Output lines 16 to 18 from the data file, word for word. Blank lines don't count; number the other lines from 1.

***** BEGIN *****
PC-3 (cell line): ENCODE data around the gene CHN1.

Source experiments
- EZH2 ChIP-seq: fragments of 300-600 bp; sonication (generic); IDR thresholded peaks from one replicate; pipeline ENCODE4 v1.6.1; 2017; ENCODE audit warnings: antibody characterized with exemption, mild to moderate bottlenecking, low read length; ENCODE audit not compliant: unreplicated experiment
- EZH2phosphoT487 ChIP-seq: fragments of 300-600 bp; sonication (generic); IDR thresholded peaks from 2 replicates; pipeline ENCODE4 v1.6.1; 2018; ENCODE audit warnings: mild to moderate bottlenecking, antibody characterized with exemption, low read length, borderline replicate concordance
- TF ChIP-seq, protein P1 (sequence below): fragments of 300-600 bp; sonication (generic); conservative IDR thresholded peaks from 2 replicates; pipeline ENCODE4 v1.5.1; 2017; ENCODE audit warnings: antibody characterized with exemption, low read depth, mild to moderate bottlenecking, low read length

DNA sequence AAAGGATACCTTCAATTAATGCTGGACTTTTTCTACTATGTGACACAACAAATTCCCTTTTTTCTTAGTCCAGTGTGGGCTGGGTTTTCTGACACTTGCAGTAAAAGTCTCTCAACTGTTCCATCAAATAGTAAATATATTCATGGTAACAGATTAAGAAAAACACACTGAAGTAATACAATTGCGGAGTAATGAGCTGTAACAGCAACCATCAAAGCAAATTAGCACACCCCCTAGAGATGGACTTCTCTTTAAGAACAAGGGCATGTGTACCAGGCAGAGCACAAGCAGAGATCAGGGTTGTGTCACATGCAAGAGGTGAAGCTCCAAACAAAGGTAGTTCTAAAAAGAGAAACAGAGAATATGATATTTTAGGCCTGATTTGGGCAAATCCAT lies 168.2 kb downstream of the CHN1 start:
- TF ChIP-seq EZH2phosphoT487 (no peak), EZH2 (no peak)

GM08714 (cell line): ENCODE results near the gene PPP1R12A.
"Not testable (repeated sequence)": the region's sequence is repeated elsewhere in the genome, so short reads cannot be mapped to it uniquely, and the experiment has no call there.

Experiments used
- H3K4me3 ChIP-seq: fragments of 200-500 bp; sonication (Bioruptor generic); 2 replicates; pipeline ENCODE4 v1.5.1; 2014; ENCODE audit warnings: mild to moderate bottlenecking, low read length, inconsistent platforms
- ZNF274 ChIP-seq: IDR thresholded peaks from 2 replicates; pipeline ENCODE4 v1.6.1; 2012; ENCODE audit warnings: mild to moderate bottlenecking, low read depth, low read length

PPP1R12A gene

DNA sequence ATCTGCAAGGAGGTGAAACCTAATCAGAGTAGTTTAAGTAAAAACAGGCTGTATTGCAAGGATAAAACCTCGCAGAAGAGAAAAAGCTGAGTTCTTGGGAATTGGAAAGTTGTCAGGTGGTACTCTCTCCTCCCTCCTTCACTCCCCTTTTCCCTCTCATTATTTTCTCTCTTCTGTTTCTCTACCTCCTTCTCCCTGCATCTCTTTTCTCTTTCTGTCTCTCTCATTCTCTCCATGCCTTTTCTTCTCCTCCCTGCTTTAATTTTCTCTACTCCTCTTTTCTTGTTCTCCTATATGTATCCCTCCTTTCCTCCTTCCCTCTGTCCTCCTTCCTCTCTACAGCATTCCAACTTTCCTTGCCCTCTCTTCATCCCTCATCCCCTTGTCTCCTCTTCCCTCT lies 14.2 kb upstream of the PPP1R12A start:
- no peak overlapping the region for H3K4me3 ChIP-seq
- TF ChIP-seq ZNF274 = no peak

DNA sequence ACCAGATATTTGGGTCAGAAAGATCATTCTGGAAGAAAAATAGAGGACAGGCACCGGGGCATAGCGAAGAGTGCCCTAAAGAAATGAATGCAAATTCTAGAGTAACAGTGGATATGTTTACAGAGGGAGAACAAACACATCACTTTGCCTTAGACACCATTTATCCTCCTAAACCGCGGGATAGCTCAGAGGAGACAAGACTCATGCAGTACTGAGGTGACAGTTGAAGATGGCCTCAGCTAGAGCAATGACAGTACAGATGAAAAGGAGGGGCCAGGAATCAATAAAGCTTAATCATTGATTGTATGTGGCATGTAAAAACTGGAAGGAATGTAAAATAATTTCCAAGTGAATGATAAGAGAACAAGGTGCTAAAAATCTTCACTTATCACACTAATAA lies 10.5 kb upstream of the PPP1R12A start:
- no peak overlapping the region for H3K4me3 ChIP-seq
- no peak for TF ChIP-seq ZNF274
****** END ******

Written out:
- TF ChIP-seq ZNF274 = no peak

DNA sequence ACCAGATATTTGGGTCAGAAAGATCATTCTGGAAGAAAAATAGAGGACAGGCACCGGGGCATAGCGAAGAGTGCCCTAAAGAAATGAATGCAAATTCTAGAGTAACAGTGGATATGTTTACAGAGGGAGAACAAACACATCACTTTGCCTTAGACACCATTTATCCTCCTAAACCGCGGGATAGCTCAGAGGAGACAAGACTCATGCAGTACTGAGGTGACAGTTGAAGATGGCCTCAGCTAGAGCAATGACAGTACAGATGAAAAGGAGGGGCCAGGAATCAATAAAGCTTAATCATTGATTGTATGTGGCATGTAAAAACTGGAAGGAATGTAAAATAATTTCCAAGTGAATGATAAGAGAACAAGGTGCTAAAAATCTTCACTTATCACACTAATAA lies 10.5 kb upstream of the PPP1R12A start:
- no peak overlapping the region for H3K4me3 ChIP-seq